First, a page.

December 25th is just around the corner, so we’ve created a list of icons, patterns and illustrations to inspire and enhance your holiday design project. From hipster santa and watercolor wreath illustrations to shiny, shimmering snowflake patterns and classic Christmas icon collections, we have all of the festive elements you need to create the perfect greeting card, flyer, stationery, wrapping paper, website backdrops and backgrounds and more for Christmas.
When designing user interfaces common sense is really important; make it easy for your users to complete their tasks and achieve their goals, and they will be able to buy your product or service easily. Ignore major usability issues and even if your users were initially interested in what you had to offer, they will soon give up. In today’s world, where it’s not difficult to find an alternative to your product, good usability is not optional, it’s essential. However, just because someone is able to complete a task, it doesn’t mean they will. That’s where emotions come into play.
If you’re looking to switch it up this holiday season and create fresh, new inspired designs for Christmas, a great place to start is with fresh, new inspired color palettes. Bold, bright, muted, multi-colored options to elevate your creative project and spread holiday cheer.
Whether you want your visitors to buy a product, sign up to your newsletter or take another action, a well-designed landing page can be a very powerful tool of persuasion.
Microinteractions are so ubiquitous in web design these days that any site that doesn’t have them feels bland. They’ve been a hot trend in UX design for a couple years now, helping to provide important feedback to users, explain functions and even entertain.
Now that you’ve had a taste of CSS math functions I hope they inspire you, or convince you to start using stable properties and experiment with the bleeding edge ones. If you’re using calc() or have experimented with min() and max() please let us know in the comments. Happy coding!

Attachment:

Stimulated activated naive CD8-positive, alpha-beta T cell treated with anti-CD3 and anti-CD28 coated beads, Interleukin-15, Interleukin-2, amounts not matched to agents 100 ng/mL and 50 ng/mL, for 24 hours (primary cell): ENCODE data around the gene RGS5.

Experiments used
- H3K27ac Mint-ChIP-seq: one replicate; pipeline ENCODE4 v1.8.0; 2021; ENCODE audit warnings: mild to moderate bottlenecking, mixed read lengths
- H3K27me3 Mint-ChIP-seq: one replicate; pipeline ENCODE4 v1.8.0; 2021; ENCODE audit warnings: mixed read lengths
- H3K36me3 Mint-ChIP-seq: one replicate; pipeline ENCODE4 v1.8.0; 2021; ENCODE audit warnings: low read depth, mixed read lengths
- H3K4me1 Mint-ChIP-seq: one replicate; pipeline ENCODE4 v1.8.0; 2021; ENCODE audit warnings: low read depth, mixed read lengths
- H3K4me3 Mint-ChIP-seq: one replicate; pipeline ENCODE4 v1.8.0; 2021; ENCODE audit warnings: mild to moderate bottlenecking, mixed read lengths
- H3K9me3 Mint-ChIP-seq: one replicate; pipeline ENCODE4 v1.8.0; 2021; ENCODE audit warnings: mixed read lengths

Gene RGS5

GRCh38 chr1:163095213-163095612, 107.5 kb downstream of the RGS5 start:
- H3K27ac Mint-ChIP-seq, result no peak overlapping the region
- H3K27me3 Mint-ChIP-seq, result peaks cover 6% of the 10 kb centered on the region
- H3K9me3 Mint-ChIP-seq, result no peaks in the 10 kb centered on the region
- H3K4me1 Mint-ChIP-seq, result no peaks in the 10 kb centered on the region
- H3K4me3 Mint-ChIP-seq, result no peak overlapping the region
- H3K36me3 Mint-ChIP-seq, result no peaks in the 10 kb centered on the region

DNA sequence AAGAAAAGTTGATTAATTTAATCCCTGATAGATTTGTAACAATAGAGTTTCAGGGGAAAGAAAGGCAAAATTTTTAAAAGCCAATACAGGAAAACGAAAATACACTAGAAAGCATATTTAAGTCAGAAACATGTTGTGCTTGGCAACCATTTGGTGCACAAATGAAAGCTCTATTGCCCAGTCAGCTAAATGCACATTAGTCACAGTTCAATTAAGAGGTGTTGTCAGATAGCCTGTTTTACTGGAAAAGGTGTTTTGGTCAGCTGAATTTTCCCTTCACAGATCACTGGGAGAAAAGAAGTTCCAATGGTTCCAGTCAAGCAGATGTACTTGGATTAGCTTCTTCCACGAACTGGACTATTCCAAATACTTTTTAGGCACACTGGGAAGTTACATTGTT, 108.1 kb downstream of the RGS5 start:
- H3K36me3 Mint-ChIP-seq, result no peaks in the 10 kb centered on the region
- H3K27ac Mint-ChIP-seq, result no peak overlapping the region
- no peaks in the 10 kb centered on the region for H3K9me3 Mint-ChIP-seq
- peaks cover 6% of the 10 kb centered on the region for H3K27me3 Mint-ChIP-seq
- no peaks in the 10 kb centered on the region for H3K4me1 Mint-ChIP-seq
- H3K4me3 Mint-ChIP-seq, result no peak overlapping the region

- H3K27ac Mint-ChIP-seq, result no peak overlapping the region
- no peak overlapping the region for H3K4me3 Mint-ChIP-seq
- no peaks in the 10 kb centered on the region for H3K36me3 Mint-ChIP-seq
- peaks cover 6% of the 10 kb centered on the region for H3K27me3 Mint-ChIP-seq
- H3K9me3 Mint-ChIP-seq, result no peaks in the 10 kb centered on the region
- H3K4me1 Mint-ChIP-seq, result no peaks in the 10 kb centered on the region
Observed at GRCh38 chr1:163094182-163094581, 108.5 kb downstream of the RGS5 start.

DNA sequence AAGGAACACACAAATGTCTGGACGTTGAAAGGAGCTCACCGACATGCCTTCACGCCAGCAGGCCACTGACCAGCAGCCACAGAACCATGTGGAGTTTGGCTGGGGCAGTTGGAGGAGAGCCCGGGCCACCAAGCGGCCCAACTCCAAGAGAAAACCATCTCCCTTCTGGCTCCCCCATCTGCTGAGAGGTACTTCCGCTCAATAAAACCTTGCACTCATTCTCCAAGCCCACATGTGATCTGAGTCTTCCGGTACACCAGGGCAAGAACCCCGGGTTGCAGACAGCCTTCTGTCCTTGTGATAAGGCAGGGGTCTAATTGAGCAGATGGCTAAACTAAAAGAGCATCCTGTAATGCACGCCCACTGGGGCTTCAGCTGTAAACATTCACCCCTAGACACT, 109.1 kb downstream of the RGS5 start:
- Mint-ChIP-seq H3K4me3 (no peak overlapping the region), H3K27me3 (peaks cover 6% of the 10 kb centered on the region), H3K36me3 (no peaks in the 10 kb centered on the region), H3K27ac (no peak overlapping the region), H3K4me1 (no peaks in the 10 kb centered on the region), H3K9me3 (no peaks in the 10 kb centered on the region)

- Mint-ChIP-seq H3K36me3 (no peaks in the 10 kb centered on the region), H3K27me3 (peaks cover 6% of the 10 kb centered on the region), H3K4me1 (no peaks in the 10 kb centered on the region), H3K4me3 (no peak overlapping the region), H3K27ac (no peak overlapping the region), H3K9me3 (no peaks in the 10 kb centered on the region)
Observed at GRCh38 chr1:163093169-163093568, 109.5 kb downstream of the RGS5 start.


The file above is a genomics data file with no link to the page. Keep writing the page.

From New York to LA, Sydney to Melbourne, Dublin to Dubai, Singapore to Seoul- there are hundreds to thousands of big cities around the world (depending on how you define big city), and every one offers its own flavor and vibe. With varied histories, unique food, art and music scenes, distinct architecture and infrastructure, each city takes on its own special energy and personality.
Here are some helpful tips on how to measure and present usability, and (more importantly) improve your UX process!
Much has been written of late about the importance of design systems. It’s a way of ensuring consistency in design throughout a company. Airbnb’s design language system lead Karri Saarinen recently defined it as a ‘set of shared and integrated principles and patterns that define the overall design of a product’.
We’re launching WordPress themes and plugins on the ThemeKeeper Elements library! ThemeKeeper Elements is an unlimited subscription service for designers and creatives. Our design library includes fonts, graphics, online courses, 3D renders, and more. But, there was something missing.
In this tutorial you’ll learn about using gradients on the web. I’ll give you some examples, some exercises (such as how to create gradients for borders), and I’ll also throw in some useful resources which will make creating gradients a lot easier.